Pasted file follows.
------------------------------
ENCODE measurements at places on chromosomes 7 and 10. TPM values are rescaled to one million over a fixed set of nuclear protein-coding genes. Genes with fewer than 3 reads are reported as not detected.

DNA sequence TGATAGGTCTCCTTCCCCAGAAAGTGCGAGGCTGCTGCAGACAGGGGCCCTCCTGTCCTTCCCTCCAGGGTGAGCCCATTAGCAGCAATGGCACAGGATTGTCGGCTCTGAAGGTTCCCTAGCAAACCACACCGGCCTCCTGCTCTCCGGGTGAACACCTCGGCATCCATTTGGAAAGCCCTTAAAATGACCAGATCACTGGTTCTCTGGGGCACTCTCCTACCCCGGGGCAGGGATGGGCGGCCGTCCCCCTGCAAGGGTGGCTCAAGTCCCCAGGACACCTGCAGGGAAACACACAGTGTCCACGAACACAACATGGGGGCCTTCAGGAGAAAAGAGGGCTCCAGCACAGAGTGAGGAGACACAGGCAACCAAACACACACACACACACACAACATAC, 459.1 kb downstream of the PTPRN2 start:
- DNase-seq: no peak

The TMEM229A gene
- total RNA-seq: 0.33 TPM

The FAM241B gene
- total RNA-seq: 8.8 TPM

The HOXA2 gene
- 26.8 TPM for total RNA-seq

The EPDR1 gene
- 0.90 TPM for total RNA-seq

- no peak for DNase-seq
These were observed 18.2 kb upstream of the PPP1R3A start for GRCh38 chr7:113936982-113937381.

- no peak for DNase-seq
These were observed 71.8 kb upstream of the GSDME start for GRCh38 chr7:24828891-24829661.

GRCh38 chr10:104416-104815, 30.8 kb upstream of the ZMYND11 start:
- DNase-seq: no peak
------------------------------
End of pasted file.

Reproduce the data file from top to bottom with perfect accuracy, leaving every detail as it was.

ENCODE measurements at places on chromosomes 7 and 10. TPM values are rescaled to one million over a fixed set of nuclear protein-coding genes. Genes with fewer than 3 reads are reported as not detected.

DNA sequence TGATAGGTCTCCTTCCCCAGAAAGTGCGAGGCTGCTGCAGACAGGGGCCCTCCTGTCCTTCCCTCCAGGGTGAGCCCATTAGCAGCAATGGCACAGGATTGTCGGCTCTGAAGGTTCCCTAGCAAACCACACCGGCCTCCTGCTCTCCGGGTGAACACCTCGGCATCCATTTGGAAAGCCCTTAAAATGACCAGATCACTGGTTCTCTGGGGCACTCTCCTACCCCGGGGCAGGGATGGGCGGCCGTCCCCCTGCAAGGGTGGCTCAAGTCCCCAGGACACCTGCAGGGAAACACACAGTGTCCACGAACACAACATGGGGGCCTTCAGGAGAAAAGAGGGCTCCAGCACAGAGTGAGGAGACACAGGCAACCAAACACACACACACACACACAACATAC, 459.1 kb downstream of the PTPRN2 start:
- DNase-seq: no peak

The TMEM229A gene
- total RNA-seq: 0.33 TPM

The FAM241B gene
- total RNA-seq: 8.8 TPM

The HOXA2 gene
- 26.8 TPM for total RNA-seq

The EPDR1 gene
- 0.90 TPM for total RNA-seq

- no peak for DNase-seq
These were observed 18.2 kb upstream of the PPP1R3A start for GRCh38 chr7:113936982-113937381.

- no peak for DNase-seq
These were observed 71.8 kb upstream of the GSDME start for GRCh38 chr7:24828891-24829661.

GRCh38 chr10:104416-104815, 30.8 kb upstream of the ZMYND11 start:
- DNase-seq: no peak